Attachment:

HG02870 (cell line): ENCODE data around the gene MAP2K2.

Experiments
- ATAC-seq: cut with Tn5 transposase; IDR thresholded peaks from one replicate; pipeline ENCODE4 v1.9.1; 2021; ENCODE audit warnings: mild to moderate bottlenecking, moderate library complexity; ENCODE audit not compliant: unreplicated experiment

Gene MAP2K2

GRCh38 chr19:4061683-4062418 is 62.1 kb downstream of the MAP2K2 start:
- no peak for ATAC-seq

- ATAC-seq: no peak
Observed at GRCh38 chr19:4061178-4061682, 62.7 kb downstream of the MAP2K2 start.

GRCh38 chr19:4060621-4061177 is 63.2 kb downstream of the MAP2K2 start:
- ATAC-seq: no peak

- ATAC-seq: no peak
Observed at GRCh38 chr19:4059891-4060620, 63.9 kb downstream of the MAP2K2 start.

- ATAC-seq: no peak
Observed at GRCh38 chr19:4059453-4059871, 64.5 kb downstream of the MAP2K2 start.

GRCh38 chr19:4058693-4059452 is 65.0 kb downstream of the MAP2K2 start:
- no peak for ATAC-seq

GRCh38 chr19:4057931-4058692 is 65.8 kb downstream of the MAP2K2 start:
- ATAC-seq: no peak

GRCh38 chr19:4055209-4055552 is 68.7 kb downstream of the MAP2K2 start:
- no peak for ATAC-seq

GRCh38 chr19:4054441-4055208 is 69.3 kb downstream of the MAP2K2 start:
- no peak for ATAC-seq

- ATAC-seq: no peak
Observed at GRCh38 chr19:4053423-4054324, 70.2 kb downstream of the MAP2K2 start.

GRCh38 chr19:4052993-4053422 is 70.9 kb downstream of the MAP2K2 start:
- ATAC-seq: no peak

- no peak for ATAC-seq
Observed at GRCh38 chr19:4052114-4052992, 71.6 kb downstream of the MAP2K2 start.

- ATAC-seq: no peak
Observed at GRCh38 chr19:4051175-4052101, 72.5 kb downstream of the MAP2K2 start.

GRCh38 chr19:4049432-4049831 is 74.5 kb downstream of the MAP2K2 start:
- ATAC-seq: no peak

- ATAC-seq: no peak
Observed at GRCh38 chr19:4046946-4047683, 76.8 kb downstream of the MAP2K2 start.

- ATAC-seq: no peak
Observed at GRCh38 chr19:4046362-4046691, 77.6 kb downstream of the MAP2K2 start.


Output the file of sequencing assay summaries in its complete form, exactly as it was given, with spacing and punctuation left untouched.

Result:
HG02870 (cell line): ENCODE data around the gene MAP2K2.

Experiments
- ATAC-seq: cut with Tn5 transposase; IDR thresholded peaks from one replicate; pipeline ENCODE4 v1.9.1; 2021; ENCODE audit warnings: mild to moderate bottlenecking, moderate library complexity; ENCODE audit not compliant: unreplicated experiment

Gene MAP2K2

GRCh38 chr19:4061683-4062418 is 62.1 kb downstream of the MAP2K2 start:
- no peak for ATAC-seq

- ATAC-seq: no peak
Observed at GRCh38 chr19:4061178-4061682, 62.7 kb downstream of the MAP2K2 start.

GRCh38 chr19:4060621-4061177 is 63.2 kb downstream of the MAP2K2 start:
- ATAC-seq: no peak

- ATAC-seq: no peak
Observed at GRCh38 chr19:4059891-4060620, 63.9 kb downstream of the MAP2K2 start.

- ATAC-seq: no peak
Observed at GRCh38 chr19:4059453-4059871, 64.5 kb downstream of the MAP2K2 start.

GRCh38 chr19:4058693-4059452 is 65.0 kb downstream of the MAP2K2 start:
- no peak for ATAC-seq

GRCh38 chr19:4057931-4058692 is 65.8 kb downstream of the MAP2K2 start:
- ATAC-seq: no peak

GRCh38 chr19:4055209-4055552 is 68.7 kb downstream of the MAP2K2 start:
- no peak for ATAC-seq

GRCh38 chr19:4054441-4055208 is 69.3 kb downstream of the MAP2K2 start:
- no peak for ATAC-seq

- ATAC-seq: no peak
Observed at GRCh38 chr19:4053423-4054324, 70.2 kb downstream of the MAP2K2 start.

GRCh38 chr19:4052993-4053422 is 70.9 kb downstream of the MAP2K2 start:
- ATAC-seq: no peak

- no peak for ATAC-seq
Observed at GRCh38 chr19:4052114-4052992, 71.6 kb downstream of the MAP2K2 start.

- ATAC-seq: no peak
Observed at GRCh38 chr19:4051175-4052101, 72.5 kb downstream of the MAP2K2 start.

GRCh38 chr19:4049432-4049831 is 74.5 kb downstream of the MAP2K2 start:
- ATAC-seq: no peak

- ATAC-seq: no peak
Observed at GRCh38 chr19:4046946-4047683, 76.8 kb downstream of the MAP2K2 start.

- ATAC-seq: no peak
Observed at GRCh38 chr19:4046362-4046691, 77.6 kb downstream of the MAP2K2 start.